November 15, 2010 4 comments

This article is really more of a rant.  Take it for what it is.  I’m just a frustrated infrastructure admin trying to choose a storage product.

I am not a storage admin (and I don’t play one on TV), but I am on our storage replacement project representing the server infrastructure area.  In preparation for this project, I started reading a number of the more popular blogs and following some of the storage Tweeters.  One thing I noticed is that all the banter seems to be about speeds and feeds as opposed to solving business problems.  In the case of Twitter, I am guessing it’s due to the 140 character limit, but I would expect to see more in the blogs.  Some of the back & forth reminds me of the old elementary school bravado along the lines of “My dad can beat up your dad”.

I must admit that I am learning a lot, but does it really matter if it supports iSCSI, FC, FCoE, NFS, or other acronyms?  As long as it fits into my existing infrastructure with minimal disruption and provides me options for growth (capacity and features), should I care?   If so, why should I care? We recently moved the bulk of our data center to Cisco UCS so you would think that FCoE would be a highly valued feature of our new solution.  But it’s not.  We don’t run Cisco networking gear and our current gear provider has no short term plans for FCoE.  Given that we just finished a network upgrade project, I don’t forsee FCoE in our environment for at least three years unless funding magically appears.  It doesn’t mean that it isn’t on our radar; it just means that it won’t be here for at least three years.  So stop trying to sell me on FCoE support.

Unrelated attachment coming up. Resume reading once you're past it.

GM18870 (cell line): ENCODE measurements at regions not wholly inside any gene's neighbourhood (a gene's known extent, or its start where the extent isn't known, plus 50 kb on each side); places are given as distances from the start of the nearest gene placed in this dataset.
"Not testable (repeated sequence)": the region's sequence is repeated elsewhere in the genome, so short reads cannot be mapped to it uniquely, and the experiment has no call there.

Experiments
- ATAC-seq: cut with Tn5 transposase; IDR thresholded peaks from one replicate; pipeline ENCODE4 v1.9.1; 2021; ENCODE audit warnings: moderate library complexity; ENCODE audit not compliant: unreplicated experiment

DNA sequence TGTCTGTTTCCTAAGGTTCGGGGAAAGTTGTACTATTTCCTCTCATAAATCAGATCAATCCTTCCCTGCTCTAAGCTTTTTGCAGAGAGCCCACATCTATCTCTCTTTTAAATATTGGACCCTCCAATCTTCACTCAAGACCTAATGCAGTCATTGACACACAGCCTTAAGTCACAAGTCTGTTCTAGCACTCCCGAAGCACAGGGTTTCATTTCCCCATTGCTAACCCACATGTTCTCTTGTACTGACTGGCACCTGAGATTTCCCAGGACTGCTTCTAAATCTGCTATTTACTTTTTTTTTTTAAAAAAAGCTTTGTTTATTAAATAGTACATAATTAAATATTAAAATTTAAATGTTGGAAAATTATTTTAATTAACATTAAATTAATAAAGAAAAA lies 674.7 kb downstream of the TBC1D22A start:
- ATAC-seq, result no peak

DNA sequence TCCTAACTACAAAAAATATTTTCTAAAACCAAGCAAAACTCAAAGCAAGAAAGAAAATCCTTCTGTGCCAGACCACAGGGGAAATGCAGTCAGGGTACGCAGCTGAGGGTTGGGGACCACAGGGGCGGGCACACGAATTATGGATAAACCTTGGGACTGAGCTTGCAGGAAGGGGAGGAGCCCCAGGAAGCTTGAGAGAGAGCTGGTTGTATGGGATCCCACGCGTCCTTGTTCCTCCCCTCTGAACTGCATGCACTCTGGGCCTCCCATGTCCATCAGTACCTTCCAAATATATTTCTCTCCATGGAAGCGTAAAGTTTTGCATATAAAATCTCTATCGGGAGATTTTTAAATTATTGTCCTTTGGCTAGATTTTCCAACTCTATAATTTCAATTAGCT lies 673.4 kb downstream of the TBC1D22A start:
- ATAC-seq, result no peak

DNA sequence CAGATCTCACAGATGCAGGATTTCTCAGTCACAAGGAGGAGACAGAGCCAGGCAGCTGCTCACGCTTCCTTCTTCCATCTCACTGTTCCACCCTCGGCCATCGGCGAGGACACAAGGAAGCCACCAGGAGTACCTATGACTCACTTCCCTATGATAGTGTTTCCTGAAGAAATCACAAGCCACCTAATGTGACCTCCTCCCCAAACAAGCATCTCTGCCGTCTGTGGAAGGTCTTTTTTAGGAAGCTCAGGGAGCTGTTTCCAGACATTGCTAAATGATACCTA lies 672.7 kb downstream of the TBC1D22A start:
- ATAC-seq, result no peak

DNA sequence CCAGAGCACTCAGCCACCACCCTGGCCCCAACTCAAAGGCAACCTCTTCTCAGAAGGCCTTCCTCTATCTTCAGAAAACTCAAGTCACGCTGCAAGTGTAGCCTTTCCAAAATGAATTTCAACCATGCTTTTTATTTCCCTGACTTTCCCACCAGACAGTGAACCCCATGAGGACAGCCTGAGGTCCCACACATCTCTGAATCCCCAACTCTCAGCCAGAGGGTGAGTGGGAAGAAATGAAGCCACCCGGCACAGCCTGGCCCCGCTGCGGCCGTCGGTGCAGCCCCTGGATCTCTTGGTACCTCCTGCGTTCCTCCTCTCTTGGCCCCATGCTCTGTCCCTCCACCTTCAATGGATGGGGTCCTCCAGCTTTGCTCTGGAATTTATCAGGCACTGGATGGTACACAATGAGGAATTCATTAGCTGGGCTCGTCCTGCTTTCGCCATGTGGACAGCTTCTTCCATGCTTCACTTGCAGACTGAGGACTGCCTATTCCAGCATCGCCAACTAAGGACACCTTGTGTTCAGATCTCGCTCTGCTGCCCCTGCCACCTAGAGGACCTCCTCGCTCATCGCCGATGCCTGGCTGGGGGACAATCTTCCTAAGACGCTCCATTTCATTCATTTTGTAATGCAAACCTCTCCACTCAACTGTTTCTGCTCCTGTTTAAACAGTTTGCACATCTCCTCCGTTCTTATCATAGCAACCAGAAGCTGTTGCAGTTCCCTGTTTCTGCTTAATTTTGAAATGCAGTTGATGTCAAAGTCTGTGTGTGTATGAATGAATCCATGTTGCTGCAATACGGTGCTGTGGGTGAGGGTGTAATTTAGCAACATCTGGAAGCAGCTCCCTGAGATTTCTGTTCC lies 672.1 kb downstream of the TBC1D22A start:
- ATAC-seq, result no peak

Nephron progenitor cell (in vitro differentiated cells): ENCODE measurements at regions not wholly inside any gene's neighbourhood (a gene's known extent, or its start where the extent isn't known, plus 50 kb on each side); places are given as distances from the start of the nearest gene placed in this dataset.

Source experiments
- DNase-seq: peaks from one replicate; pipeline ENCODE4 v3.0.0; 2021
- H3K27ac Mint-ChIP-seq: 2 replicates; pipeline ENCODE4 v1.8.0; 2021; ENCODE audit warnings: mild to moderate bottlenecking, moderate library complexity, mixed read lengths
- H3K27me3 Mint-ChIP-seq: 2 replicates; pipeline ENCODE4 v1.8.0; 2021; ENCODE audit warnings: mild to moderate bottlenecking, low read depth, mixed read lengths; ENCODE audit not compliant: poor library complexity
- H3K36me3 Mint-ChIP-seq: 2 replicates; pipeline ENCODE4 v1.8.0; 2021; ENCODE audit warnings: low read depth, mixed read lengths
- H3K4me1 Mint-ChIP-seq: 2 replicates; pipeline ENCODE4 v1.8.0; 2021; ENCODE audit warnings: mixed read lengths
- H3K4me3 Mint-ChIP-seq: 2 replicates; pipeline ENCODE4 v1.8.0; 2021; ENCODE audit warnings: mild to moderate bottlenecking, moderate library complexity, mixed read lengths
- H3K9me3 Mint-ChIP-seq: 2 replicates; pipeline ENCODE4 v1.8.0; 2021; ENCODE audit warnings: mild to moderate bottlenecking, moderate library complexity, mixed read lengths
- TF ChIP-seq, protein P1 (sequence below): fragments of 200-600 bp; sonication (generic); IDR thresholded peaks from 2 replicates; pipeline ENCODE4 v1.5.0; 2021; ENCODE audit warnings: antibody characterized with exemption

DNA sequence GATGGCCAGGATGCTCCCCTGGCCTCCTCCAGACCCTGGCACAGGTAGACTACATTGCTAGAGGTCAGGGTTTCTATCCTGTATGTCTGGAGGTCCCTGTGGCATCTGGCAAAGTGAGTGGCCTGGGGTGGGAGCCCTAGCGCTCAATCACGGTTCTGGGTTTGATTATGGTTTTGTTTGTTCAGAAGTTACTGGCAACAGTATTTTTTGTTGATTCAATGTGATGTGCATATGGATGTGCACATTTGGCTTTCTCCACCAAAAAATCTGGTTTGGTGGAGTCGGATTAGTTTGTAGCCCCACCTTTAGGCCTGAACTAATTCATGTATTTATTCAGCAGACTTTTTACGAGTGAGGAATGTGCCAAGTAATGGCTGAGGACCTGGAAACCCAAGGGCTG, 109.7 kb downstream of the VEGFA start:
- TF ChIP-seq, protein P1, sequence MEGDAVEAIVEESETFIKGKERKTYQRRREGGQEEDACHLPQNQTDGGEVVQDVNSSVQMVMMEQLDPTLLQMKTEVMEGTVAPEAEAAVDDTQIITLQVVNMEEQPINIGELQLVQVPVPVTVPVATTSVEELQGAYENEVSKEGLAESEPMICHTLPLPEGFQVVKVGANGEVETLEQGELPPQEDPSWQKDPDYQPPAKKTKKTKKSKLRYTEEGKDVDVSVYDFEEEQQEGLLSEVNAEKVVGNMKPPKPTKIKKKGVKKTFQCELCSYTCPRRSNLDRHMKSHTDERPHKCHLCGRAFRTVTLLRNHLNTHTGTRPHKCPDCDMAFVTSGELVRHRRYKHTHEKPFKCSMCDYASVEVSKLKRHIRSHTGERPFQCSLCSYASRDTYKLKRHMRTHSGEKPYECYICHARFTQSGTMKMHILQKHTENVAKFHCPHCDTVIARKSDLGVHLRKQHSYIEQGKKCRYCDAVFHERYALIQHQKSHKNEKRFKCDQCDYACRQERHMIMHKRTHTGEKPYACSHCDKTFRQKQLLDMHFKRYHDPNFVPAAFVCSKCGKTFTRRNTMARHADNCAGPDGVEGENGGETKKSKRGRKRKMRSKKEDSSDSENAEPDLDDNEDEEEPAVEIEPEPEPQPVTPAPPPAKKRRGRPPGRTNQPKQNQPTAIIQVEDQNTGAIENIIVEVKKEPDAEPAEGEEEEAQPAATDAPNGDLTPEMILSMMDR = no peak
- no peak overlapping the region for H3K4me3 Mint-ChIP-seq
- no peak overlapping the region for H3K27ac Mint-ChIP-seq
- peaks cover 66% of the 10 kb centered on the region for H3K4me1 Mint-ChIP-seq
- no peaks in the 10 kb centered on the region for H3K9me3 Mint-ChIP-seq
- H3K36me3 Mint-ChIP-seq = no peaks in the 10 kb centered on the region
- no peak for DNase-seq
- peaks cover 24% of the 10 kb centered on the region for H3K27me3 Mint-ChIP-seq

So who has the better solution?  I am going to use EMC and NetApp in my example just because they blog/tweet a lot.

I think if one were to put a chart together, both EMC and NetApp could be at the heading of any column.  Their products look the same to me.  Both have replication software, both support snapshots, both support multiple protocols, and so on and so on and so on.  The features list is pages long and each vendor seems to match the other.

There are technical differences in how these features are implemented and in how the back-end arrays work, but should I care?  Tell me how these features will help my business grow.  Tell me how these features will protect my business.  Tell me how these features will save my business money. Tell me how they can integrate into my existing infrastructure without having to change my infrastructure.  And when I say “tell me”, don’t just say “it can do this”, or “it can do that”.  Give me case studies more than six pages long, give me processes and procedures, and give me REAL metrics that I can replicate/validate (assuming I had the equipment and time) in a real-world scenario which information telling me how they affect my apps and customers.

This is an area where companies need to do a better job of marketing.  EMC started down this path with the vBlock.  Techies aren’t really interested because the specs are blasé.  C-level folks love it because it marketed towards them and the marketing focuses on the solution from a business perspective.   NetApp is starting to do the same with their recently announced FlexPod.  The main downside to these new initiatives is that they seem to forget about the SMB.  I think it’s great from a techie POV that a FlexPod can handle 50,000 VDI sessions.  But as an IT Architect for my organization, so what?  We only have 4200 employees or so.